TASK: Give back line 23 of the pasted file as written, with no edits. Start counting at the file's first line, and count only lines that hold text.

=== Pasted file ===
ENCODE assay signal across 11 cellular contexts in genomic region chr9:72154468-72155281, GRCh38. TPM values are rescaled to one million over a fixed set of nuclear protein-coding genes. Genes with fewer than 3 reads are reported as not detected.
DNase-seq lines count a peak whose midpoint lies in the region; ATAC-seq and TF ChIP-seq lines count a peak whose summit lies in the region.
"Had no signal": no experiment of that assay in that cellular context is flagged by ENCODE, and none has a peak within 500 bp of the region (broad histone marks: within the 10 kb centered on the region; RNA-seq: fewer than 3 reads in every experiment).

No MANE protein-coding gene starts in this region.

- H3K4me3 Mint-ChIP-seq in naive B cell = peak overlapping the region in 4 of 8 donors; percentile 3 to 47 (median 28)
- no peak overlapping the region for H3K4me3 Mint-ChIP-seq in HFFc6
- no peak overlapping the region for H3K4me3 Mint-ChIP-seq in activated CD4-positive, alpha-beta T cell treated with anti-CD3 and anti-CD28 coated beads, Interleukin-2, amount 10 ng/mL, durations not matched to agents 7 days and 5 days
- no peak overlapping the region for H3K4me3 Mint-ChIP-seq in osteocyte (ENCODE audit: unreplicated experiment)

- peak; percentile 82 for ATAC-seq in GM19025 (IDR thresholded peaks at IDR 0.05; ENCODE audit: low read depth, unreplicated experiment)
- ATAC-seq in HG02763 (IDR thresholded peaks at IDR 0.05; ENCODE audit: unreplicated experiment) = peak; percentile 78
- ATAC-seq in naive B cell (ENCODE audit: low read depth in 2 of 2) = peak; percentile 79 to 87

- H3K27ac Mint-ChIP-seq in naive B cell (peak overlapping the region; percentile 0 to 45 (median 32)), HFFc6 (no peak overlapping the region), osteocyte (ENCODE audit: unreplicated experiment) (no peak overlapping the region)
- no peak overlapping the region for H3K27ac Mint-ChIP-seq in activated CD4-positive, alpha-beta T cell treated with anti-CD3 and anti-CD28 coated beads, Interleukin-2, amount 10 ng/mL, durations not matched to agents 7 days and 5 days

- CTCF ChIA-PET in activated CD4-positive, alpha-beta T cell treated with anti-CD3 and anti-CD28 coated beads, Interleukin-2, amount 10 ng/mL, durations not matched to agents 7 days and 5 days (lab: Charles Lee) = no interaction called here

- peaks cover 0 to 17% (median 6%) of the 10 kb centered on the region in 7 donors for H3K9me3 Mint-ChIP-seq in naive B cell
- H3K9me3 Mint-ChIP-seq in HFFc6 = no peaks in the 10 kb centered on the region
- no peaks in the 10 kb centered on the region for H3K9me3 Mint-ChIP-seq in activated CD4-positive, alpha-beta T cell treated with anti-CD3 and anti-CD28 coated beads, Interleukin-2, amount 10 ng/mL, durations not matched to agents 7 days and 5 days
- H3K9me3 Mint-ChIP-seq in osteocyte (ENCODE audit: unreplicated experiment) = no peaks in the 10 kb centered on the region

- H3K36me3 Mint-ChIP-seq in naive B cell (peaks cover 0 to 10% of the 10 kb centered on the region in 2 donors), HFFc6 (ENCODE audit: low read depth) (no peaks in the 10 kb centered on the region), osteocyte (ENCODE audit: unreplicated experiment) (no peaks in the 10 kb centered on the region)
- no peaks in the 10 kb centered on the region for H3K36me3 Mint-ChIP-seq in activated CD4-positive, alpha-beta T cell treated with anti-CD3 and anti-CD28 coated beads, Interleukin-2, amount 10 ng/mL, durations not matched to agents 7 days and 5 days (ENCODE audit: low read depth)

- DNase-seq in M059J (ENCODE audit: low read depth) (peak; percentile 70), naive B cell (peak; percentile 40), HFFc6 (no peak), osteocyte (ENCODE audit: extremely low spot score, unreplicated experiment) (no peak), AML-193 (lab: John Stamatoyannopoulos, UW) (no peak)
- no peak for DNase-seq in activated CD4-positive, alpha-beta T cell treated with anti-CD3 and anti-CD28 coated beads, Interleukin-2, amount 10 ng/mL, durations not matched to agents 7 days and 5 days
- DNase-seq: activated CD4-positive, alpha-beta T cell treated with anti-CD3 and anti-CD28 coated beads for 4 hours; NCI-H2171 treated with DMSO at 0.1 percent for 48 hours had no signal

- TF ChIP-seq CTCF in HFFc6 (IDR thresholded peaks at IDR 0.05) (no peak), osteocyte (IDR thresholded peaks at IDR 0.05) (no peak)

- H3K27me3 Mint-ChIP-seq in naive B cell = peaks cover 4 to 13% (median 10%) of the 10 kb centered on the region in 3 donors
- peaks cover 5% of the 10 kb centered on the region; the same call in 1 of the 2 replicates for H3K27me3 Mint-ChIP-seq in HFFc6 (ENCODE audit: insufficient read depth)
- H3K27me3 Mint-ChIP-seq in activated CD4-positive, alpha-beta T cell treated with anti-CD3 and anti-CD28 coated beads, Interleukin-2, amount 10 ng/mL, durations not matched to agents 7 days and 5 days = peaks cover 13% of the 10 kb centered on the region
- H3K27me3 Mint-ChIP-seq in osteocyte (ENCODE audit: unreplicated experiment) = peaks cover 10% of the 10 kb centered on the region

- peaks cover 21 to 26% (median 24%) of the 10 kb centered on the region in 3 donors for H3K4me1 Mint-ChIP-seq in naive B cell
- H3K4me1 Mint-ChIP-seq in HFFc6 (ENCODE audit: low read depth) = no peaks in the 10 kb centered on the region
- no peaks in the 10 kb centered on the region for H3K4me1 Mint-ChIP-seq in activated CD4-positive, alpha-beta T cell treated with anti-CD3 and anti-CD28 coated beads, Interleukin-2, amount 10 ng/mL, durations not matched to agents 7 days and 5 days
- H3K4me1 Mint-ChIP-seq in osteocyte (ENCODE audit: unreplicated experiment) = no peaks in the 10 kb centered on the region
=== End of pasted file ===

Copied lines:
- DNase-seq: activated CD4-positive, alpha-beta T cell treated with anti-CD3 and anti-CD28 coated beads for 4 hours; NCI-H2171 treated with DMSO at 0.1 percent for 48 hours had no signal